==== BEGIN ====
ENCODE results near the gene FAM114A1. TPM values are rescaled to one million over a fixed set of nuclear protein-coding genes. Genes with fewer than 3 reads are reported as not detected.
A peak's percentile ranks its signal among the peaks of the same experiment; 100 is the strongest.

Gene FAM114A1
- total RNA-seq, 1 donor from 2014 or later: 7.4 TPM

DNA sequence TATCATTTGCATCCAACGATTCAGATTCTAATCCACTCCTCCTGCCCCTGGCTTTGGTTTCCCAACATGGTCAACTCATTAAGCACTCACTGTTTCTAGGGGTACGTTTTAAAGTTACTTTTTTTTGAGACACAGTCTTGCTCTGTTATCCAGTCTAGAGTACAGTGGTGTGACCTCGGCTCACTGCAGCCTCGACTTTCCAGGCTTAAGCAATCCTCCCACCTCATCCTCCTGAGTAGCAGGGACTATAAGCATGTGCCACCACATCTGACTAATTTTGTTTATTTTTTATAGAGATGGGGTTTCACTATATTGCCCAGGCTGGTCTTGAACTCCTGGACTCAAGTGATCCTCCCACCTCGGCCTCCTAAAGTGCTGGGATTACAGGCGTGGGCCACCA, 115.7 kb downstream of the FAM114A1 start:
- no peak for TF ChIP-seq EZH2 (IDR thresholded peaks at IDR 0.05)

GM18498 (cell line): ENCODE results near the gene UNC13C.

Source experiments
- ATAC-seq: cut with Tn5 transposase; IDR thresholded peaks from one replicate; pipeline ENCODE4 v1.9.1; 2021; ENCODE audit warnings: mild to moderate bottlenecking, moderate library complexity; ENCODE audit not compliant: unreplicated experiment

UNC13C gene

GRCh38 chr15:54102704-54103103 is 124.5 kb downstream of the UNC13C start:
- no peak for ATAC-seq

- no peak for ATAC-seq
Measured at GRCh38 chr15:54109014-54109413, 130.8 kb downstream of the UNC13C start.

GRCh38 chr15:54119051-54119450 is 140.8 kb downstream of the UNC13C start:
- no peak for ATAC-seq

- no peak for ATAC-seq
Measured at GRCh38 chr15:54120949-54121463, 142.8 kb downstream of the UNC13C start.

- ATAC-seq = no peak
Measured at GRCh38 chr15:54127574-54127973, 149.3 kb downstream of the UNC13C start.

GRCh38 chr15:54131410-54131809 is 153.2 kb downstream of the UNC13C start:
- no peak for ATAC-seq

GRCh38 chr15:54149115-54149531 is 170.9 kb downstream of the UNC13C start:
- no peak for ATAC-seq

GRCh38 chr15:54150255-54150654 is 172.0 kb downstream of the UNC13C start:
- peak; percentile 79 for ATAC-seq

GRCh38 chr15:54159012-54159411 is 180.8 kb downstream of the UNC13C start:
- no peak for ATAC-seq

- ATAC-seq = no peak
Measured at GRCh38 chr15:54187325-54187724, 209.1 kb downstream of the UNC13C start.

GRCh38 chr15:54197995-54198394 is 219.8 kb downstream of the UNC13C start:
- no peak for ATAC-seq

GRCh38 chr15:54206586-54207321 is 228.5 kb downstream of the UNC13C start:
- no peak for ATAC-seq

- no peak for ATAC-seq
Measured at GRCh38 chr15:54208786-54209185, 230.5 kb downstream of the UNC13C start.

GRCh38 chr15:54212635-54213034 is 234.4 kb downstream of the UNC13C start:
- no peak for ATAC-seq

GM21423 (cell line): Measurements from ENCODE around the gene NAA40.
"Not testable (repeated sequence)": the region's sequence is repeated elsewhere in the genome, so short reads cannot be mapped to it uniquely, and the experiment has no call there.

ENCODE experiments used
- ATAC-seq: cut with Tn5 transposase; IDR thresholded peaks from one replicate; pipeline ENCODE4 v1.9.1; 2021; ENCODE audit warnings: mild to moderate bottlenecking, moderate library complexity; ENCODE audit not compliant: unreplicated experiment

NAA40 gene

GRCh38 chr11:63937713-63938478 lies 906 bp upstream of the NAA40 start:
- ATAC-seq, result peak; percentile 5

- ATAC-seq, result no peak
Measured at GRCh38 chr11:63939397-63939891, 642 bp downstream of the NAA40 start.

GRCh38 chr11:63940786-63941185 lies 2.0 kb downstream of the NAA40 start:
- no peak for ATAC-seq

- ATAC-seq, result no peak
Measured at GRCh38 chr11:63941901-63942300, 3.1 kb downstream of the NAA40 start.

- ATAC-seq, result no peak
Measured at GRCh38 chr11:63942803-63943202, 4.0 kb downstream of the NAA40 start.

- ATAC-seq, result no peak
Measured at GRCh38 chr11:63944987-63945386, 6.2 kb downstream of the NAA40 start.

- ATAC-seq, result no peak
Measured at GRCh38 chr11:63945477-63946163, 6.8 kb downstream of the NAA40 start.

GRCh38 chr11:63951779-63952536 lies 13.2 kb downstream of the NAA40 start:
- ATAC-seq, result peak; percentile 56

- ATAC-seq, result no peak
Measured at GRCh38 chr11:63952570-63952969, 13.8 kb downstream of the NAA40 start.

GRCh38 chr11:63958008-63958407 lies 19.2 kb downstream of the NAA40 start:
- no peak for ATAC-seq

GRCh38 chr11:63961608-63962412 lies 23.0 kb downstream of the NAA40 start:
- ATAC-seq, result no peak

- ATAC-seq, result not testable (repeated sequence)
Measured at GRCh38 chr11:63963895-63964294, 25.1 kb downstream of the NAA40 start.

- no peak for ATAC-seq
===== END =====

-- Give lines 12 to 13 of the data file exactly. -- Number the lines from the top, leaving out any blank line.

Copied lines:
- no peak for ATAC-seq

- no peak for ATAC-seq